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recreating this at the request of Charles Duffy with a more narrow focus.

I have a CSV file that looks like the following:

Security Policy: Blahblahblah,,,,,,,,,
12,,host_A,net-B,https,drop,Log,Any,Any,comments
13,,host_A,net-B,smtp,drop,Log,Any,Any,comments
14,,host_A,net-B,http,accept,Log,Any,Any,comments 
,,net-C,,,,,,,
,,net-D,,,,,,,
15,,host_A,net-B,http,accept,Log,Any,Any,comments
,,host_B,net-C,service_X,,,,,
,,host_C,net-D,service_y,,,,,
,,host_D,,,,,,,
,,host_E,,,,,,,

I need to parse each value separately, however I need to include $1 in their respective statements. As you can see, this is easy for 13 & 14, however it becomes a serious problem for 14&15 when their columns are blank (children).

What is the best way to loop over this?

For example, I'd like the output to look like:

'text goes here' $1 'more text' $3 'more text'
'text goes here' $1 'more text' $4 'more text'

etc.

Using real values (for 15):

'text goes here' 15 'more text' host_A 'more text'
'text goes here' 15 'more text' host_B 'more text'
'text goes here' 15 'more text' host_C 'more text'
'text goes here' 15 'more text' host_D 'more text'
'text goes here' 15 'more text' host_E 'more text'
'text goes here' 15 'other text' net-B 'more text'
'text goes here' 15 'other text' net-C 'more text'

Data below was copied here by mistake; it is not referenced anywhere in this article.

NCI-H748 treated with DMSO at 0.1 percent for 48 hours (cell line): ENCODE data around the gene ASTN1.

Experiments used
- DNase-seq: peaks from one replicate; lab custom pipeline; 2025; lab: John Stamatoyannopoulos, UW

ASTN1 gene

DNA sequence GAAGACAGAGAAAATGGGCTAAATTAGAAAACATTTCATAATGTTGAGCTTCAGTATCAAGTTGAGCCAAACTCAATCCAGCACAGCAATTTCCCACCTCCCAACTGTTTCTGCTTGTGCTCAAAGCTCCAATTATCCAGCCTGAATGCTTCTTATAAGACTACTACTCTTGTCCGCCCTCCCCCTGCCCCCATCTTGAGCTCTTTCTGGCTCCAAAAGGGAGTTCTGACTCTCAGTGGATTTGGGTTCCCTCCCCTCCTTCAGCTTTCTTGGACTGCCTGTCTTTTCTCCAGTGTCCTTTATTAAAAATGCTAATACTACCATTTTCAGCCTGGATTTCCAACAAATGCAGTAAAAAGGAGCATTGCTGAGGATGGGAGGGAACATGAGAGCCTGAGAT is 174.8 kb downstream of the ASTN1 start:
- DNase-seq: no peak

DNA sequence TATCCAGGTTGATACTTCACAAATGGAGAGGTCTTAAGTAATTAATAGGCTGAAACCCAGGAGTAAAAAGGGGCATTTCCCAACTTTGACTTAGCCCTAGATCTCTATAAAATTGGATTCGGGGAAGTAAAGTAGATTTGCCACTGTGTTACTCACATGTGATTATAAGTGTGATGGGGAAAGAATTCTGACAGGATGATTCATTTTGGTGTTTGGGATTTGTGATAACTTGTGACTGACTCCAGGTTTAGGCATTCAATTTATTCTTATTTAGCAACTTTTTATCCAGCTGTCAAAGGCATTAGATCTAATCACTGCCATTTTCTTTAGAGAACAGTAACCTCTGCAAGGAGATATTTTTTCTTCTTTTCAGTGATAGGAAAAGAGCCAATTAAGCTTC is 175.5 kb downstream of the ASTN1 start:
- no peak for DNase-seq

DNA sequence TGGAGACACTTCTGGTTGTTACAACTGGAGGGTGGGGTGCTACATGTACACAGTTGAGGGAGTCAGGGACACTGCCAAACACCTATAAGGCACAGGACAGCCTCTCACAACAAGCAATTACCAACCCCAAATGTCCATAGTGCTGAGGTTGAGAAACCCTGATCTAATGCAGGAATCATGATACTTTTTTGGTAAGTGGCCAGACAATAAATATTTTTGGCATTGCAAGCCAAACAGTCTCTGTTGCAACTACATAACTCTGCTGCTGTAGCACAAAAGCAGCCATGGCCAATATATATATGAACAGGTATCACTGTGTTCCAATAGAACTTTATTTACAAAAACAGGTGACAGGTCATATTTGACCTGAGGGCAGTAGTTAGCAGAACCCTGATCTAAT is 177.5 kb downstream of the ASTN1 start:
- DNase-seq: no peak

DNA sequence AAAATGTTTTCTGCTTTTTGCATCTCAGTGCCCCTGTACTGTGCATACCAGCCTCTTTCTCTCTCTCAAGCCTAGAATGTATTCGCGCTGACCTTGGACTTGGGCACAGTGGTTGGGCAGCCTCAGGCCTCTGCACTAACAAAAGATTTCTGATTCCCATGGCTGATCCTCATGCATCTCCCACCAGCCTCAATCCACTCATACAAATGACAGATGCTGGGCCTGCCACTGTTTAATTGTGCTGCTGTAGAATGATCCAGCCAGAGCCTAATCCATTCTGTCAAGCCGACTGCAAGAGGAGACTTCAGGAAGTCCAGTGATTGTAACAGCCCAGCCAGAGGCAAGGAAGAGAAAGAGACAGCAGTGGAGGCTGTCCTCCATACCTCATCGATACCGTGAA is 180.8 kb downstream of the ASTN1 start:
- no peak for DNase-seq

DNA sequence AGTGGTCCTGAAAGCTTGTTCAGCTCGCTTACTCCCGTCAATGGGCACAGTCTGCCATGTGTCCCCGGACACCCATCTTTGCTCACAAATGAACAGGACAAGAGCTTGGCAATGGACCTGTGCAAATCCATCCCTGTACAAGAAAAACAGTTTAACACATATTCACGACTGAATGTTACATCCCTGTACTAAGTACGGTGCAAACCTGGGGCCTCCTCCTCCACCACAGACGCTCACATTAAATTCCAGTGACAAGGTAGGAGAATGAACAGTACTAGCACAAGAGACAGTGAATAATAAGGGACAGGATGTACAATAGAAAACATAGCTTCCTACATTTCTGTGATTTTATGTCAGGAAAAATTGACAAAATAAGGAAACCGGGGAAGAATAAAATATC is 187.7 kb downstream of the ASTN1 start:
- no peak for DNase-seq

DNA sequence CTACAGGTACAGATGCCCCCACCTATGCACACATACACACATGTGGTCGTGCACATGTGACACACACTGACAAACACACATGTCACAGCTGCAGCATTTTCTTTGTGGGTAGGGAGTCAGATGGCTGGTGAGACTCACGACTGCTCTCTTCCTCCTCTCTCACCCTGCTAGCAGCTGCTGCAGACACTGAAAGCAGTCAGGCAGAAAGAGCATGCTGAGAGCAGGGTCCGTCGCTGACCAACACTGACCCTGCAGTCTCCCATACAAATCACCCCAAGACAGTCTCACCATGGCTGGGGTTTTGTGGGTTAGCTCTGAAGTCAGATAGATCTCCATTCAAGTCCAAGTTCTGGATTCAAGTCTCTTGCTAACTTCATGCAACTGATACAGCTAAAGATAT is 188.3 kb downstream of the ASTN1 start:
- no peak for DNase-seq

'text goes here' 15 'other text' net-D 'more text'
'text goes here' 15 'text' http 'more text'
'text goes here' 15 'text' service_X 'more text'
'text goes here' 15 'text' service_y'more text'

So on and so forth.

Thank you,

share|improve this question
    
To be clear -- you want the columns to carry down when they aren't set? –  Charles Duffy Apr 3 '13 at 16:17
    
Correct - easiest way of thinking about them is that they're children –  Numpty Apr 3 '13 at 16:19
    
Why say anything about "sed" in the question? –  Charles Duffy Apr 3 '13 at 16:23
    
The "children" nomenclature doesn't make things easier to me; rather, I'd argue that it muddles the question. (Nothing in your specified logic/behavior makes column 1 special, either, making the question's title somewhat misleading). –  Charles Duffy Apr 3 '13 at 16:28
    
This question didn't cover it, by the way, but (knowing some of the context from your other question) you can check whether a previous value has been seen before in a high-performance manner using bash's associative arrays. –  Charles Duffy Apr 3 '13 at 16:48

2 Answers 2

process_file() {
  # declare local variables
  declare -a last_seen row
  declare col_idx col

  read # discard first line

  while IFS=, read -r -a row; do
    # for each remaining line...
    for col_idx in "${!row[@]}"; do
      # update last-seen rows with any contents here
      col=${row[$col_idx]}
      if [[ $col ]]; then
        last_seen[$col_idx]=$col
      fi
    done

    # ...and operate on those values.
    printf 'text goes here %s more text %s more text\n' \
      "${last_seen[0]}" "${last_seen[2]}" "${last_seen[3]}"
  done
}

process_file <input.csv >output.txt
share|improve this answer
    
Interesting. How would I differentiate based on the contents of each column? For instance, a value in $3 requires different text to be output versus a value in $4. Awk seems like a better/easier tool, I just don't know how to do this with it (I know it's possible to do however) –  Numpty Apr 3 '13 at 16:24
    
If you wanted to skip any row for which the third column didn't have foo in it, you would put the following directly under the operate on those values comment: [[ ${last_seen[2]} != *foo* ]] && continue. You can do your own logic on other columns similarly. –  Charles Duffy Apr 3 '13 at 16:25